On the original binding of the Dante Manuscript (Cod. Ital. 1) kept in the University Library. An unpublished note by Imre Henszlmann. The Dante Manuscript, which currently is to be found in the possession of the Library of the Eötvös Loránd University in Budapest with the label Cod. Ital. 1. (La Divina Commedia) has been brought there in 1877, when Sultan II. Abdulhamid sent back 35 ancient manuscripts to Hungary. All of them were in uniformly bound in leather, in the style of the Turkish trend of the era. These codexes have been studied in 1862 by Ipolyi Arnold and Henszlmann Imre in Istambul, in their original binding. We know many of them from the notes – taken in situ and published only in 2006 – of Ipolyi, but the original leather binding of the Dante-codex is known to us only from the sketch of Henszlmann published here for the first time.
Shelley Berc's A Girl's Guide to The Divine Comedyis a reimagining of Dante Alighieri's Commedia as a late20th-century American play that makes telling points about contemporary culture. In part 1 a female Dante descends
into hell not to learn the nature of sin as her medieval counterpart does but to realize the depth of the female artist's
exile from the political and artistic life of the dominant, androcratic, culture. Part 2's satire inverts the medieval purgatorial
ascent with real-estate-agent Virgil and porn-star Beatrice trying to persuade Dante, now a male, to accept the culture's
money-based, celebrity-oriented values. Part 3 of each work culminates in a vision. One difference, however, is that whereas
the medieval vision is empyreal, the contemporary vision is terrestrial. A second difference is that the contemporary Dante,
a girl again, relates in a narrative the vision of community for which she was put to death. Understanding the penalty exacted
for a minority perception, she voluntarily returns to the underworld to give voice to other exiles.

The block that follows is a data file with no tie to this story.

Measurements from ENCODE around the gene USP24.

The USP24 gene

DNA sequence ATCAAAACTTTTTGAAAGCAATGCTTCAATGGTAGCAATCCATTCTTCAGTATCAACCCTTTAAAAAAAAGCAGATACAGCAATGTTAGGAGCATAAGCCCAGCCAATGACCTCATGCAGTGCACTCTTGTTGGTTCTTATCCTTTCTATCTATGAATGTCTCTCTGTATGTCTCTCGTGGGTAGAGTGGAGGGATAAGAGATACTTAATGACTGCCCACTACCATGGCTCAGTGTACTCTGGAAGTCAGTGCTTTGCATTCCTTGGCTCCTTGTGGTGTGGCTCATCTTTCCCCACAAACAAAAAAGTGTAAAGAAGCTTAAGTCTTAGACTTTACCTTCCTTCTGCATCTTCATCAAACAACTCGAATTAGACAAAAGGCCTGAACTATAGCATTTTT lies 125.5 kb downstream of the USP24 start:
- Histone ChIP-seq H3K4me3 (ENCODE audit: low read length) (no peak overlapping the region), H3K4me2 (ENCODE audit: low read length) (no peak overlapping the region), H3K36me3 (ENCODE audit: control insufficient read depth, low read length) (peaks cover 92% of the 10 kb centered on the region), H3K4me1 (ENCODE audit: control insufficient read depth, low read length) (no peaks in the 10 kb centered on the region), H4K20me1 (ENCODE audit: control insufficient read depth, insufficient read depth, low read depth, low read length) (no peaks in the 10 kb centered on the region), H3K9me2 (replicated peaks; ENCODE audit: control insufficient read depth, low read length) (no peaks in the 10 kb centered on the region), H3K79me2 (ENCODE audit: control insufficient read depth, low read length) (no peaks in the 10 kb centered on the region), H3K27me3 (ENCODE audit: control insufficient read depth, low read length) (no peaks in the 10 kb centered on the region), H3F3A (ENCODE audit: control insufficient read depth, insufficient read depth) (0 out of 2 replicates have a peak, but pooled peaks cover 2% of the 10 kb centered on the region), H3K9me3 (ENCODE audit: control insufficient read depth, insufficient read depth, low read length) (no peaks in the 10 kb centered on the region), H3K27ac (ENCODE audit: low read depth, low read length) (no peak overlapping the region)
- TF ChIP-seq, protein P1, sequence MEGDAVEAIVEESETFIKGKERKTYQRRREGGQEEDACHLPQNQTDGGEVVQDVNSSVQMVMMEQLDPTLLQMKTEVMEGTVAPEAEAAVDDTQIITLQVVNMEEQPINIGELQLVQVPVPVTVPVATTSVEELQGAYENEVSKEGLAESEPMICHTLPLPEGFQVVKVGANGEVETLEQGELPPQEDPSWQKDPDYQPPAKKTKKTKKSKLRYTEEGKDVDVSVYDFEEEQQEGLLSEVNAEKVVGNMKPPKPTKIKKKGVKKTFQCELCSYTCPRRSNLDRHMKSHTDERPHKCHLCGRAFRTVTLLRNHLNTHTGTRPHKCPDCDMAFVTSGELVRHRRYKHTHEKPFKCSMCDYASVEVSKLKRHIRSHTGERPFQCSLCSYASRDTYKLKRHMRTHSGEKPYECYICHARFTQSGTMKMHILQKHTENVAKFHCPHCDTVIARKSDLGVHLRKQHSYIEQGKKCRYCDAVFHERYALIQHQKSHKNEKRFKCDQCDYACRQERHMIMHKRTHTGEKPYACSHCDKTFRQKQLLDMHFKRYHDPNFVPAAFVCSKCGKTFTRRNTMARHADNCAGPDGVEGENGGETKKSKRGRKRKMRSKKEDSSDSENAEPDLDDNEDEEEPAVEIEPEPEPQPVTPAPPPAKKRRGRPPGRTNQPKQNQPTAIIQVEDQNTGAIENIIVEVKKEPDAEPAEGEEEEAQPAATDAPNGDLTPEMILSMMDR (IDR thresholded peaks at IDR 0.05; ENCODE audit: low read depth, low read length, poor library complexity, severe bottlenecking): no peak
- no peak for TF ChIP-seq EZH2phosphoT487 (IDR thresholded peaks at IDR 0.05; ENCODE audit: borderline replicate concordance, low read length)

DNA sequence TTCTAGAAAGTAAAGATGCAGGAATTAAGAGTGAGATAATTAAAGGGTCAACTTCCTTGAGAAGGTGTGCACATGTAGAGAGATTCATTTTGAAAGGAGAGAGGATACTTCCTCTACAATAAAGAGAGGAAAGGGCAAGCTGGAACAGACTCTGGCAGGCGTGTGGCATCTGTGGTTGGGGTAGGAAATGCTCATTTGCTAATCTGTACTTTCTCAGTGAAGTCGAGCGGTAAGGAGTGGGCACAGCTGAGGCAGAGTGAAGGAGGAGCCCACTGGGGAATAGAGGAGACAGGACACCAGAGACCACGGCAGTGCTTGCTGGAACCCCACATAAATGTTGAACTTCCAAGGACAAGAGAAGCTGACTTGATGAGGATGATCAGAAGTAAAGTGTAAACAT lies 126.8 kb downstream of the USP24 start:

In his interpretation of the Comedy, the author wants to demonstrate that Dante, besides the four senses of meaning, applied an other hermeneutic method, typology,
as well. The poet describes every important historical, natural or human event as a result of God/man/nature relationship,
i.e. the periodic intervention of God in human history, renewed with salvation. In the inherent terminology, referring to
the period before Christ, figure, prefiguration and fulfilment are the operative concepts and words, while in the Christian period these are repetition, exemplarity and renovation. Concerning the language, the different poetical constructions (letters, word forms, stress, hendecasyllabus, rhymes), the
insertions in Latin, have an independent significance. These consequently recurring elements and citations from the other
works of the poet reinforce Dante's consciousness in this aspect of medieval hermeneutics.
L’articolo cerca di rispondere alla domanda sollevata dalla recente pubblicazione in fac-simile di un’edizione della Commedia di Dante Alighieri, prima non conosciuta. Il codice, di provenienza veneta, e che contiene anche delle illustrazione del
“poema sacro”, risale agli anni intorno al 1340. Perché la Commedia si trova tra le primissime opere in ogni lista di canone, quando la metafisica medievale, il mondo di valori e il modo di
pensare di Dante sono talmente lontani, molto più dell’antichità greco-romana, dall’uomo odierno? Nel dare risposta, l’autore
non prende in considerazione la bellezza dei versi e delle terzine, ma presenta l’attualità e il vero significato della metafisica
dantesca da cinque aspetti: l’idea dello sviluppo, la presenza dell’autore, l’intenzione poetica, il metodo della scelta e
dell’astrazione, e, infine, l’ambizione di ritrovare un linguaggio che corrisponda all’oggetto della Commedia.